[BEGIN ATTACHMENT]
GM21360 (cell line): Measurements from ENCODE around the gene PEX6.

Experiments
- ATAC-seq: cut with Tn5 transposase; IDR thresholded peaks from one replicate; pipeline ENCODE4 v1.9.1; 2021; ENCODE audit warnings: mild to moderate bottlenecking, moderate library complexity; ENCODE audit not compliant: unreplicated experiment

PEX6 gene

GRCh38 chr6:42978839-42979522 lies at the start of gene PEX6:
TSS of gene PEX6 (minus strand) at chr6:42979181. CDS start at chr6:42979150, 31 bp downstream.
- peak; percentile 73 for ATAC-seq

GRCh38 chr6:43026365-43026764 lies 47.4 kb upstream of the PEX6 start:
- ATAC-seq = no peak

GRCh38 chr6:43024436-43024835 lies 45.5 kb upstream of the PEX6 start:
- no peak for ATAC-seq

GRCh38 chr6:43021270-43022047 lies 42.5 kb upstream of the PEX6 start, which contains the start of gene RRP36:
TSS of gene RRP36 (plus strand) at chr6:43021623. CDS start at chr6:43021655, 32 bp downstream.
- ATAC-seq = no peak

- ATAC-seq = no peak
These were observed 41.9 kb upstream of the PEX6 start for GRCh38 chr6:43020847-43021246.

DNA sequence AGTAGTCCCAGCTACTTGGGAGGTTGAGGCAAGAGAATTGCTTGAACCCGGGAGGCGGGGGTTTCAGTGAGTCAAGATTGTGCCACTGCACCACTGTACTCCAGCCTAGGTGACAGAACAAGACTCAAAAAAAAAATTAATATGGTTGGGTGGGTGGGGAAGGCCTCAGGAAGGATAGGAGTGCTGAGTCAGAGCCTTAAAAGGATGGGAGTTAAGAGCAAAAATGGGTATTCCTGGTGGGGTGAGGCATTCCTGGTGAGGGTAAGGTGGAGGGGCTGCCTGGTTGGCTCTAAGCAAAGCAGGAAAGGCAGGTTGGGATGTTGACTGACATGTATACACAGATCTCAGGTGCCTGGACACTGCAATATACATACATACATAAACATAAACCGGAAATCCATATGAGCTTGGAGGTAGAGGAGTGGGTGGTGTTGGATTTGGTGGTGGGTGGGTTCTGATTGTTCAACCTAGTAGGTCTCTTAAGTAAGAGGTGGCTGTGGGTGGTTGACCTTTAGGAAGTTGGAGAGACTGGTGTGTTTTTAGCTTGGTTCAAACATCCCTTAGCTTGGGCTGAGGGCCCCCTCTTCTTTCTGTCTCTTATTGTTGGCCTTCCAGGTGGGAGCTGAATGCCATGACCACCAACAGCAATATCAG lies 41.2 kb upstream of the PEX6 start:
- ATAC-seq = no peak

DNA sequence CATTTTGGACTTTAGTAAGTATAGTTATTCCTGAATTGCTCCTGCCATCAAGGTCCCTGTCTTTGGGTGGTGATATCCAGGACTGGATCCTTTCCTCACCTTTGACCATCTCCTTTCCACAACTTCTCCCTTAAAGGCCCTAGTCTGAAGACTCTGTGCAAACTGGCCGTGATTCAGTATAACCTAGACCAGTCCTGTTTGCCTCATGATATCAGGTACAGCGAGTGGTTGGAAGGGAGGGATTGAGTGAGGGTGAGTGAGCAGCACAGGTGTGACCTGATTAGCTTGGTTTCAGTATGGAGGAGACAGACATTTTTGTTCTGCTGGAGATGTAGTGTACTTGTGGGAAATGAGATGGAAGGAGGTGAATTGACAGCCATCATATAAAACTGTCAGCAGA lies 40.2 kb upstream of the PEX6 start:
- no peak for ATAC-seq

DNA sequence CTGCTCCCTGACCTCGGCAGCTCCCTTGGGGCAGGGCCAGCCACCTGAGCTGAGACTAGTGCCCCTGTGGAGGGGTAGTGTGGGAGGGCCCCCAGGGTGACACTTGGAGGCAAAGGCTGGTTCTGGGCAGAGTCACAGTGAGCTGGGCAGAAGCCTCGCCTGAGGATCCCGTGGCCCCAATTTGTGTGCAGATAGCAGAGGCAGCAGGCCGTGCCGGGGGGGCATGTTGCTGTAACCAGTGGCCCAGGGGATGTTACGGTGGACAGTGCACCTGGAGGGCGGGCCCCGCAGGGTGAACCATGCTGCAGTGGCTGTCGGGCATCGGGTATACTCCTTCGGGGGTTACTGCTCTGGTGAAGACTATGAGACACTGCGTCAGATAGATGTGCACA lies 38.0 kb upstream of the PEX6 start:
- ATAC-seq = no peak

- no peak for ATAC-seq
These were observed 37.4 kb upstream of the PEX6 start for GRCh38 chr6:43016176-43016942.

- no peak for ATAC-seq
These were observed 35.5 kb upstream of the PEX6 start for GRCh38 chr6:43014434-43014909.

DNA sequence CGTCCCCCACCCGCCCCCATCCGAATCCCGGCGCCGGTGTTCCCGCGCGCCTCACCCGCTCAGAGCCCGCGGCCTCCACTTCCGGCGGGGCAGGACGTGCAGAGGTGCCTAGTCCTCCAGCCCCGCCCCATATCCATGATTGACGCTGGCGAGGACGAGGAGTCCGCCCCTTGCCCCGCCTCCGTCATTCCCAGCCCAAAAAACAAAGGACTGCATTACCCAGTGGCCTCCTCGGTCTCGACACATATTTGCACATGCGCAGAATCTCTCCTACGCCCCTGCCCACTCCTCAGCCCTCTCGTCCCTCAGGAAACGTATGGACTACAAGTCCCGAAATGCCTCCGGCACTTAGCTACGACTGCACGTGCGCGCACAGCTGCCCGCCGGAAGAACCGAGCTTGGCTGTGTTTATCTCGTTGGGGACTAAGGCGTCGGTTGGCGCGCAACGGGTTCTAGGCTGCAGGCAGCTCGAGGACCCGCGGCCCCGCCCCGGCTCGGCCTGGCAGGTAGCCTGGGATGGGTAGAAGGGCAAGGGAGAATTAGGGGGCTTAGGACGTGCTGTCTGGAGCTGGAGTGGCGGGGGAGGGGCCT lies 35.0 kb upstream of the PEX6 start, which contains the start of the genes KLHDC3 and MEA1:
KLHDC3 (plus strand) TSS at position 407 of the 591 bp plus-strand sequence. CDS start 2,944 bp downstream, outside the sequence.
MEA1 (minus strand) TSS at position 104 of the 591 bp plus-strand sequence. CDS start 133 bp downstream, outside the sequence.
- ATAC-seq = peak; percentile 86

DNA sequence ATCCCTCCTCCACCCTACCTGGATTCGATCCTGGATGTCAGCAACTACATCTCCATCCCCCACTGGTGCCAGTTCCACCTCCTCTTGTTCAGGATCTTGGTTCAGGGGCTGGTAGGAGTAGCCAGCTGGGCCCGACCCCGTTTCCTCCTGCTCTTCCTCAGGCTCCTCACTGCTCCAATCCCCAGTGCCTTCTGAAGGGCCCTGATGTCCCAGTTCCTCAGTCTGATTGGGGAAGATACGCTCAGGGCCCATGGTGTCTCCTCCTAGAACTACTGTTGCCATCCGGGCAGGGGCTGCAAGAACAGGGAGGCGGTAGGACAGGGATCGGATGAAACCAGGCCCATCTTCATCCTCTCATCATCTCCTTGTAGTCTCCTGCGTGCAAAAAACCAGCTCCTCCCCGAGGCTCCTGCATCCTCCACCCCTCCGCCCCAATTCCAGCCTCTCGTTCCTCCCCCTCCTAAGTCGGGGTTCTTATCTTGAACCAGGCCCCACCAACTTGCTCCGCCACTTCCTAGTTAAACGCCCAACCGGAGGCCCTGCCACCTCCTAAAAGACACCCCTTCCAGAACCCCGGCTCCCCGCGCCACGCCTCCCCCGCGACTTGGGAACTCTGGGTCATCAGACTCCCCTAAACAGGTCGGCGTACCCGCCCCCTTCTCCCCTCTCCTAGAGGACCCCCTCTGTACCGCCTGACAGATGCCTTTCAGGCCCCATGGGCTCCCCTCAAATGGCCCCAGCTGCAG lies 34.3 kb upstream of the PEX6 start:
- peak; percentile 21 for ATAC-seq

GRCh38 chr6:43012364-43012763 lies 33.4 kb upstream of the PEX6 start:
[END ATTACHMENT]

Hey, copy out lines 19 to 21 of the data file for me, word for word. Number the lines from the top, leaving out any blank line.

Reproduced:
DNA sequence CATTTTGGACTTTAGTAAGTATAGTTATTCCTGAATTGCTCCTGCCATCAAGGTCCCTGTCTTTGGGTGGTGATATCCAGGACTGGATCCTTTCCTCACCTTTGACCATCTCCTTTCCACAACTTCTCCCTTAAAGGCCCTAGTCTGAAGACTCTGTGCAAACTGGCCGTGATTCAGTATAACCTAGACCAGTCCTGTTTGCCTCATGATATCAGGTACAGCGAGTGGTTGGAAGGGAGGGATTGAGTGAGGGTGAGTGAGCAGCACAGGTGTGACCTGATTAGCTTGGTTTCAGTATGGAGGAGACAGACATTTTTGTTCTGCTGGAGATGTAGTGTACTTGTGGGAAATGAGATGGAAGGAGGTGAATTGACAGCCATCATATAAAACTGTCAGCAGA lies 40.2 kb upstream of the PEX6 start:
- no peak for ATAC-seq

DNA sequence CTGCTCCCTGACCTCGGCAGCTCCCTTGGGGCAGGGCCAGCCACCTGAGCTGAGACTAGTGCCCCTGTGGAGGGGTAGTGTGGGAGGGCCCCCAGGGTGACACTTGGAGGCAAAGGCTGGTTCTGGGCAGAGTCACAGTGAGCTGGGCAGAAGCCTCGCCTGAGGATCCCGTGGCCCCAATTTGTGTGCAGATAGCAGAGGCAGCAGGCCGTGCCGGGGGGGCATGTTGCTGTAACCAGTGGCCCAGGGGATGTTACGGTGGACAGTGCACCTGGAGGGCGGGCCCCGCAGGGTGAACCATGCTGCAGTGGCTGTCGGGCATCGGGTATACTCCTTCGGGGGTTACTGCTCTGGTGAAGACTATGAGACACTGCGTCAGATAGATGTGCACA lies 38.0 kb upstream of the PEX6 start: